In 2018, we join you in knowing that there is so much at stake for our sector and the work that impacts life every day in America. We know you are working on the ground to meet your missions. At Foraker, we are working on the issues that connect us all like ensuring an accurate count in the 2020 census, strengthening our partnership as an economic driver in our communities, and building our ability to engage charitable donors in a meaningful way. We will also continue to focus on the rules that govern our work. Collectively and individually, we are going to need lots of energy in 2018.

So what brings you energy? We teach in our Certificate for Nonprofit Management program the concept of the VUCA world. VUCA, a term developed by the US War College, stands for volatility, uncertainty, complexity, and ambiguity. This is not a new concept, but an apt way to describe our current reality. I don’t know about you, but this concept, while incredibly helpful in putting words to what is occurring, does not bring me energy. Instead, I am buoyed by the reframe of Bob Johansen who reminds us that to live in a VUCA world we need to adapt. His words instead are: vision, understanding, clarity, and agility. I encourage you to get connected to both of these concepts. In the meantime, I offer these four techniques as a way to find our footing as we gather the energy to lead into 2018 together.

  1. Hold a clear vision. Stay focused. There is a lot of noise in the world around us. There is much we can worry about. And some days, I think the system we operate in is set to keep us distracted so we can’t make progress. At our worst, we are so distracted from what matters most that we work against each other, and we dilute our collective powerful message. Find your energy in your vision. Get clear with yourself and with your team. Grow the team and engage others in that vision. Know what success looks like without getting lost in how you get there. Trust me – the way you think you will get there will change. Agree as a team to pick two goals, not ten. Write one plan, not five. Pick one word as your guide to act as your beacon in the storm. Distraction will keep you busy, but busy doesn’t solve the challenges we face. Let 2018 be the year of clarity.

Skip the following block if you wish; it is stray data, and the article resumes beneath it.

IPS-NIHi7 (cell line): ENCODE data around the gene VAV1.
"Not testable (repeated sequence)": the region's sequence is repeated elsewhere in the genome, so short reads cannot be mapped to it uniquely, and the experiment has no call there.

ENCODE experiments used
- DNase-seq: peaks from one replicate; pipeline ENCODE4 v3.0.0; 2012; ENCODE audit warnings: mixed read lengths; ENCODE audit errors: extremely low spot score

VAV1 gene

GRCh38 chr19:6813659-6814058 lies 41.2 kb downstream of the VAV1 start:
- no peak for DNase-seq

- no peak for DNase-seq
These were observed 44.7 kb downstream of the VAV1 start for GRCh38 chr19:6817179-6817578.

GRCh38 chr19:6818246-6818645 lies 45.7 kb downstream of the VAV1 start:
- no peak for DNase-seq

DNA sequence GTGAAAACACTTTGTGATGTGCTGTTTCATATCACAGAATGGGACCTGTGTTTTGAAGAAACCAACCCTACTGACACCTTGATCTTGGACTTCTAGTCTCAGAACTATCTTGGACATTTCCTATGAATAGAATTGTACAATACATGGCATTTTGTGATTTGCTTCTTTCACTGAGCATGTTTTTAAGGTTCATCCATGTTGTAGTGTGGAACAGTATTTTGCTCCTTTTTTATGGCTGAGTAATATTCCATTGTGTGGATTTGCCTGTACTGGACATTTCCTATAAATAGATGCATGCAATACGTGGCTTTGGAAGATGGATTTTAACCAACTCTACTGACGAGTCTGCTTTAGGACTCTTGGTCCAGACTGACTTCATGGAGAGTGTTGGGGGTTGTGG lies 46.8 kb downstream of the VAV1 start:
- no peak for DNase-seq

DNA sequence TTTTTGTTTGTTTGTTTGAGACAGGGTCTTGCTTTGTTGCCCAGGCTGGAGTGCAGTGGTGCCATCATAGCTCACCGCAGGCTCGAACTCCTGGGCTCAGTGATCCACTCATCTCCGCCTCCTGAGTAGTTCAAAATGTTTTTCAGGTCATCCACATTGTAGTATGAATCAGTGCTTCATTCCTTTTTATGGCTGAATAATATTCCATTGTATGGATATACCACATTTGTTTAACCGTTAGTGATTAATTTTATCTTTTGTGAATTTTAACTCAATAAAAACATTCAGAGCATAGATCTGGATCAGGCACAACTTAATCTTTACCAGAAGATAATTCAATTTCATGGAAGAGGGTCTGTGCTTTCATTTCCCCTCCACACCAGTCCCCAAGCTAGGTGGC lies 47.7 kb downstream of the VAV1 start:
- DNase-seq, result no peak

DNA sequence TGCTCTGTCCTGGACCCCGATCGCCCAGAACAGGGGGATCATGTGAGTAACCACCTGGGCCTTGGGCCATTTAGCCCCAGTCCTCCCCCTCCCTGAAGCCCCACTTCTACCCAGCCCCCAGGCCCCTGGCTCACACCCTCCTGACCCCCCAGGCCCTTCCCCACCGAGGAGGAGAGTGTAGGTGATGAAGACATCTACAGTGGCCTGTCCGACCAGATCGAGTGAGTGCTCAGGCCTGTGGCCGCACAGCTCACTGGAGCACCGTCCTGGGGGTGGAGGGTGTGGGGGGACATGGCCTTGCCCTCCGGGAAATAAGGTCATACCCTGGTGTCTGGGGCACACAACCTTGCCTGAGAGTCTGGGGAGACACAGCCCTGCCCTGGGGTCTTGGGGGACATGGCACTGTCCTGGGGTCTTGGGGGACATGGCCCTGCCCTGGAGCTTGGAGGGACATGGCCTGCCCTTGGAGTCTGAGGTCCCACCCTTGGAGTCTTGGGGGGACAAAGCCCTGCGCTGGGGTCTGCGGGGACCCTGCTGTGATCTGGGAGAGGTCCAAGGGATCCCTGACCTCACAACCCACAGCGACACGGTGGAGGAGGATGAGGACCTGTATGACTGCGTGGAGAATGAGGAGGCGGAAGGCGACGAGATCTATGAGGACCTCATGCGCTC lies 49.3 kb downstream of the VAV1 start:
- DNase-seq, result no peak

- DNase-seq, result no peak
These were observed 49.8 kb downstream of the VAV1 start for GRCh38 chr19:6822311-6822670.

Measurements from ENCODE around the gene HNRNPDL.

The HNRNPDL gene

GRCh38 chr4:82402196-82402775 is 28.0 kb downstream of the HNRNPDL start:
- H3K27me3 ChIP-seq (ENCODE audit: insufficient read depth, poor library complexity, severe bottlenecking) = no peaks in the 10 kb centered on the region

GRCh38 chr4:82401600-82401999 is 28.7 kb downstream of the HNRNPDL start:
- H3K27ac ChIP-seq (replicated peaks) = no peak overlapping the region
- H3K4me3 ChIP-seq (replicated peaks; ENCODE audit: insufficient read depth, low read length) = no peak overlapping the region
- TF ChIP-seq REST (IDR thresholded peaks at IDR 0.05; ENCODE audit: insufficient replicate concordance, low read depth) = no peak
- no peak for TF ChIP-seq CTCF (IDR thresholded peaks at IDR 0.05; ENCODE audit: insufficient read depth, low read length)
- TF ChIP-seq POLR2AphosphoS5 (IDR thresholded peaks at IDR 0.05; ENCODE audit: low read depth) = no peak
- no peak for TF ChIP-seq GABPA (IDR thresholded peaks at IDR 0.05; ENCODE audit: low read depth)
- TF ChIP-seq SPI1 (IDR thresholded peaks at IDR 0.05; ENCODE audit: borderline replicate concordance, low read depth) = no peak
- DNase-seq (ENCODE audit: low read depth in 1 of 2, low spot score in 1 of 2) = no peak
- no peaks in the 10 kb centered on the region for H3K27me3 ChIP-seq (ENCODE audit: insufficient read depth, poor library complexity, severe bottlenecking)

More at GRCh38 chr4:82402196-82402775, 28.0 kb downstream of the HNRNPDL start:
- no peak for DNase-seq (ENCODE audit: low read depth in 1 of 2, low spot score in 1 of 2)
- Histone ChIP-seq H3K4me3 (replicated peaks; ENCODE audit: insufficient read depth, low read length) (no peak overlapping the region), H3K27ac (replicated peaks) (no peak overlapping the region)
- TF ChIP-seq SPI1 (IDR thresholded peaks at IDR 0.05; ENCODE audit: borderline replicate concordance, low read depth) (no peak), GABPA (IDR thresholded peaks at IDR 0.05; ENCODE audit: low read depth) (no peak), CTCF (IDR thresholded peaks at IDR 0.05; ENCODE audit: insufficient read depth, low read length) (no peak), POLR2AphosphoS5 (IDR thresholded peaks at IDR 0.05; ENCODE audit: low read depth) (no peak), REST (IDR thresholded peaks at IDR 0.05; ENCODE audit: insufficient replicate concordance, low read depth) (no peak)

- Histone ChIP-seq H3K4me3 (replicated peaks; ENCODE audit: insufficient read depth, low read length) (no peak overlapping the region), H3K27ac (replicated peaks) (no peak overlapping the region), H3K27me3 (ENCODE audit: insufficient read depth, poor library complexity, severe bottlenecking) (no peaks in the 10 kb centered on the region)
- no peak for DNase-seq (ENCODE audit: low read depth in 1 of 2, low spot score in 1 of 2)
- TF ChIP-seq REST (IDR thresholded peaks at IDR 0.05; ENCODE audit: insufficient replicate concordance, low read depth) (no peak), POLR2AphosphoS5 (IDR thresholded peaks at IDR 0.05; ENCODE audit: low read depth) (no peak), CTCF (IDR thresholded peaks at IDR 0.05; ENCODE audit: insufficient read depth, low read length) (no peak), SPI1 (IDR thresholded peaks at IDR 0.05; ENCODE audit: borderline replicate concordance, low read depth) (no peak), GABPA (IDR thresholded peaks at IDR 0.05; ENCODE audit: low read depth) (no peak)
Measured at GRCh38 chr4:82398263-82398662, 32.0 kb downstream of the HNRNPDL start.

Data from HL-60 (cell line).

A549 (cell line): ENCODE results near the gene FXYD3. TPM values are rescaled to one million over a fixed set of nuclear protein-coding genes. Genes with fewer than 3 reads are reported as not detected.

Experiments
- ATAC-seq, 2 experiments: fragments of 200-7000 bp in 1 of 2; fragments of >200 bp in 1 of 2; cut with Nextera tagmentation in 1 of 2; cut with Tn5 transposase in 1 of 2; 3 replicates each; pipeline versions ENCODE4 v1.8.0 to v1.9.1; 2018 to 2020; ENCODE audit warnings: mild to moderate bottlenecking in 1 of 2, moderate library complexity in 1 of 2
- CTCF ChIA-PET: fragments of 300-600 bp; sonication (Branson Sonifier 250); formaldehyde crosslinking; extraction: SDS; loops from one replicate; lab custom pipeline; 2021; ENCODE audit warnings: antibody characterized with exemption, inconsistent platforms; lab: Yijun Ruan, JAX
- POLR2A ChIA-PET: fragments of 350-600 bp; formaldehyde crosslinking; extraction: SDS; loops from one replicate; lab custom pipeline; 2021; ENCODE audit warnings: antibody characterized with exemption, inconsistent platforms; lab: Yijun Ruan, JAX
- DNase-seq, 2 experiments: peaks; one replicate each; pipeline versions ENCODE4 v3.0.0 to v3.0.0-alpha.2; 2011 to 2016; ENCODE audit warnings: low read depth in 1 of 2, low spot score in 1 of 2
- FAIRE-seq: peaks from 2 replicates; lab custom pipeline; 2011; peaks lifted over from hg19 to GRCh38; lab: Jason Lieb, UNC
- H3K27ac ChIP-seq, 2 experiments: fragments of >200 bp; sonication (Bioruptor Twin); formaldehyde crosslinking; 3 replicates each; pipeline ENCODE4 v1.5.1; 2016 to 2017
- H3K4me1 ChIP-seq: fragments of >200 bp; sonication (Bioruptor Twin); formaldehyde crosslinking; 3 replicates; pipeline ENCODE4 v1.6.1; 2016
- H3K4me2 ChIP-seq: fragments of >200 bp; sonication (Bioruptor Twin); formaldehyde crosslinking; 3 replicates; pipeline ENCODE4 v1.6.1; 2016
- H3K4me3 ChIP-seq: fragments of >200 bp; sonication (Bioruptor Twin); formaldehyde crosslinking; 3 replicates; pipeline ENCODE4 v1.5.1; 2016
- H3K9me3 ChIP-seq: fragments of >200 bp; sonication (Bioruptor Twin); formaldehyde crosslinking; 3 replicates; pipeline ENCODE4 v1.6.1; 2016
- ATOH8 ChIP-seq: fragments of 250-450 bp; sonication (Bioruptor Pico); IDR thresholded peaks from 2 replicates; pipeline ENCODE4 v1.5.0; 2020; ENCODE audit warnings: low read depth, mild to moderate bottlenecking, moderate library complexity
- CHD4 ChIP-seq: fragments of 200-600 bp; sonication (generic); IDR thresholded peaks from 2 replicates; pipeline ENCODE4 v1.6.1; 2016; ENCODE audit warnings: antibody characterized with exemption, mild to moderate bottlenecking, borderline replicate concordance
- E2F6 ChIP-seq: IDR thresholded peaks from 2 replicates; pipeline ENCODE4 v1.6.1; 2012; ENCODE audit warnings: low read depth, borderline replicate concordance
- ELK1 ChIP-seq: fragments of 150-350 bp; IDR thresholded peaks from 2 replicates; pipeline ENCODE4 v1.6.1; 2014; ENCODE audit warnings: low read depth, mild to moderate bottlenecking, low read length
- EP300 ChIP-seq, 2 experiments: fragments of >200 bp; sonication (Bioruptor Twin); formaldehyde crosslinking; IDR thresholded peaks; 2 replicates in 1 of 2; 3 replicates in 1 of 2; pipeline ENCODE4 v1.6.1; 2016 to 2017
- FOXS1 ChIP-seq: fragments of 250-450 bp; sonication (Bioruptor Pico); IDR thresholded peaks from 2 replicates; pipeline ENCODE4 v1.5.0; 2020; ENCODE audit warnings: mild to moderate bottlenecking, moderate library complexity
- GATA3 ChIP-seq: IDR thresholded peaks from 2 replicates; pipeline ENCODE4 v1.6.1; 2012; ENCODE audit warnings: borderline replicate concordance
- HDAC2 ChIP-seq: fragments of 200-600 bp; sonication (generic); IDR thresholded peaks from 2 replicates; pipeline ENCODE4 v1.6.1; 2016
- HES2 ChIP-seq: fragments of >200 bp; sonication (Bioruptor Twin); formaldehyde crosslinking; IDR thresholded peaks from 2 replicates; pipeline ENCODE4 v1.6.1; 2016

2. Focus on understanding. Listen to learn and then listen again. Understanding requires context and context means we have to know ourselves and know our ecosystem. We have our organizational missions and we the greater causes where our missions connect. What is the context for both of these? Use your eyes, use your emotional intelligence, use more than your ears and listen for the data that informs our cause and our mission. Most of us are lost in a blizzard of data with very little information. We need to “confront the brutal facts” as Jim Collins reminds us in Good to Great so that we can understand what truly matters most. We need to understand and discern the difference between data and opinion to know where our Mission fits in a larger world – to know what we should do more of, and what we should stop doing. Let 2018 be the year of facts.
  3. Seek clarity. The daily list of to-dos, the packed calendars, the meetings, the phone calls, the EMAIL! It is a wonder we save people’s lives, protect our planet, create economic opportunity, provide healthcare, keep the lights and the heat going for thousands of Alaskans, not to mention put out fires, respond to children, and produce incredible art. Nonprofit leaders – you do it all. But I know, every day the ability to find clarity of purpose in the midst of minutia is a challenge. Some days we each do it better than the day before or the day to come. Clarity is just as much about rising from the minutia to know our “why” as it is about plowing into the minutia with clear intent to learn something on the other end. The minutia of life can be savored when it means the clarity of a small child’s face or the vividness of color in the sky, but in the workplace it can steal our joy and rob our energy. Let’s commit to one another that we will boldly state our “why” with clarity and bring each other up for air. Let 2018 be the year of intent and purpose.